Previously undescribed oxygenated heterocyclic metabolites were purified from the ethyl acetate fraction of natural mangrove hybrid Rhizophora annamalayana. The purified metabolites were characterized as 11-(tetrahydro-14?-hydroxy- 13?-methylfuran-12-yl)-10?-methylbutyl benzoate (1), 13-(tetrahydro-15?,16?-dimethyl-18-oxo-2H-pyran-14-yl)-10?- methylhept-12(E)-enyl benzoate (2), and dihydro-11-((7E)-2-hydroxy-8?-methyl-2H-chromen-9-yl)-13-methylpent-12(E)- enyl)-17?-methylfuran-19(3H)-one (3) by the combined spectroscopic experiments. These metabolites were assessed for their antioxidant and anti-inflammatory activities, and compared with the commercially available standards. The purified compound 3 exhibited greater antioxidant activities as deduced by 2, 2’-azino-bis(3-ethylbenzothiazoline-6-sulfonic acid and 2, 2-diphenyl-1-picrylhydrazyl quenching properties (IC50 2.10 and 2.22 mM, respectively) compared to the positive control (?-tocopherol, IC50 1.46 and 1.69 mM, respectively). Consequently, the anti-inflammatory activity of compound 3 with regard to the inhibitory property towards pro-inflammatory 5-lipoxygenase was greater (IC50 2.16 mM) than that exhibited by the synthetic anti-inflammatory drug ibuprofen (IC50 4.51 mM). Electronic and hydrophobic parameters were deduced to find the target bioactivities of the studied compounds. These oxygenated heterocyclic metabolites could be used as potential therapeutic lead compounds in the pharmaceutical applications.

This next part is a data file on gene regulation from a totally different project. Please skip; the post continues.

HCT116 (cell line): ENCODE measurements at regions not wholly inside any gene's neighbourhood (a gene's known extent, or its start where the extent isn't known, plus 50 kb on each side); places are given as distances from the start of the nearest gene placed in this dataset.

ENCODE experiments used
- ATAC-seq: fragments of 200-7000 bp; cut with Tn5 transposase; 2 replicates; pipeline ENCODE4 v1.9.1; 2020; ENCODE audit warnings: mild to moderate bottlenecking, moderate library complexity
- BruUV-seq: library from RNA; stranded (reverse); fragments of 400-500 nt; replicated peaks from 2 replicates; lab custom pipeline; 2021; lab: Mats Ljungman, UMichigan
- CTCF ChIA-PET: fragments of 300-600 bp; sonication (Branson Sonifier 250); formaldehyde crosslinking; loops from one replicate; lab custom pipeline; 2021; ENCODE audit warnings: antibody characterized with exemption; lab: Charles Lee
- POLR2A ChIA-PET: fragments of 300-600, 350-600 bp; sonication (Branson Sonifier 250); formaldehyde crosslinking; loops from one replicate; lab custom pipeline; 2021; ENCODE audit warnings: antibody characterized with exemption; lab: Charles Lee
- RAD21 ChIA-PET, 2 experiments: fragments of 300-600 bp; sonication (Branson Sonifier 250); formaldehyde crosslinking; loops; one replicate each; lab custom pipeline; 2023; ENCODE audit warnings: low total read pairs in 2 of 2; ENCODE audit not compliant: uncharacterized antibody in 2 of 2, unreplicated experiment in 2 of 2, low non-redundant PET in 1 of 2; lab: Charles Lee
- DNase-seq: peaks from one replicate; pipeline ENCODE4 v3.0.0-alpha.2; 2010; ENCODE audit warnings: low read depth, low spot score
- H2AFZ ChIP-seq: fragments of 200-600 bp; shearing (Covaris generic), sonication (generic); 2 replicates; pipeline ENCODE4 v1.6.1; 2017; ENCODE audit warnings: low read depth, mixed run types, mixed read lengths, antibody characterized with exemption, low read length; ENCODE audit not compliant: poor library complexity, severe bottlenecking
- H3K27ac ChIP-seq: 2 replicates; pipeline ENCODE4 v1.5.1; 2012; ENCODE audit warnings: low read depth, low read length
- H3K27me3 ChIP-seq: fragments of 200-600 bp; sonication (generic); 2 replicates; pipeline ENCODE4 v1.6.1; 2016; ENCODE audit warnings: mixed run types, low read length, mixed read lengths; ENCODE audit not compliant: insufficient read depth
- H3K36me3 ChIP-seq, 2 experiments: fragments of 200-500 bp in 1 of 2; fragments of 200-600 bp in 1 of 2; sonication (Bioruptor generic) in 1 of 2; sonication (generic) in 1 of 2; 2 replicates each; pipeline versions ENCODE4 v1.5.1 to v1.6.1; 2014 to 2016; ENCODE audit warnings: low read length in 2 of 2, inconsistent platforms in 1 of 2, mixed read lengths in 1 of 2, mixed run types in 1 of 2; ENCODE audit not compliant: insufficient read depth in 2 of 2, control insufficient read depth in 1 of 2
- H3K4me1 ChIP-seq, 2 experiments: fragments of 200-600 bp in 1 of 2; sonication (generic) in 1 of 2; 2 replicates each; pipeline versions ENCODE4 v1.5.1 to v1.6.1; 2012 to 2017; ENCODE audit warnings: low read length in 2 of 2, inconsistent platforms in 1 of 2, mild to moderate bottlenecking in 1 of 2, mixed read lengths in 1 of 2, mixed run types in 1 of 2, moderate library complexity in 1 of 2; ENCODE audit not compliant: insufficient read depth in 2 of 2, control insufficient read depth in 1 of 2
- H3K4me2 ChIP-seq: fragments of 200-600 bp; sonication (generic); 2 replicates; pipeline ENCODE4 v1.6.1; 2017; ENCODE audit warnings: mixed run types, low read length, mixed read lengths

The ICAR-Central Marine Fisheries Research Institute (CMFRI), Kochi released the Marine Fish Landings Data -2017 in India on 26th June 2017. According to the data, India’s marine fish production is showing a sign of revival with the annual marine fish landings in 2017 registering 5.6% increase compared to the previous year.
The total marine fish landings in India (excluding Andaman &
Nicobar and Lakshadweep islands) in 2017 was 3.83 million tonnes, with Gujarat
remaining at the top position for the fifth consecutive year with contributing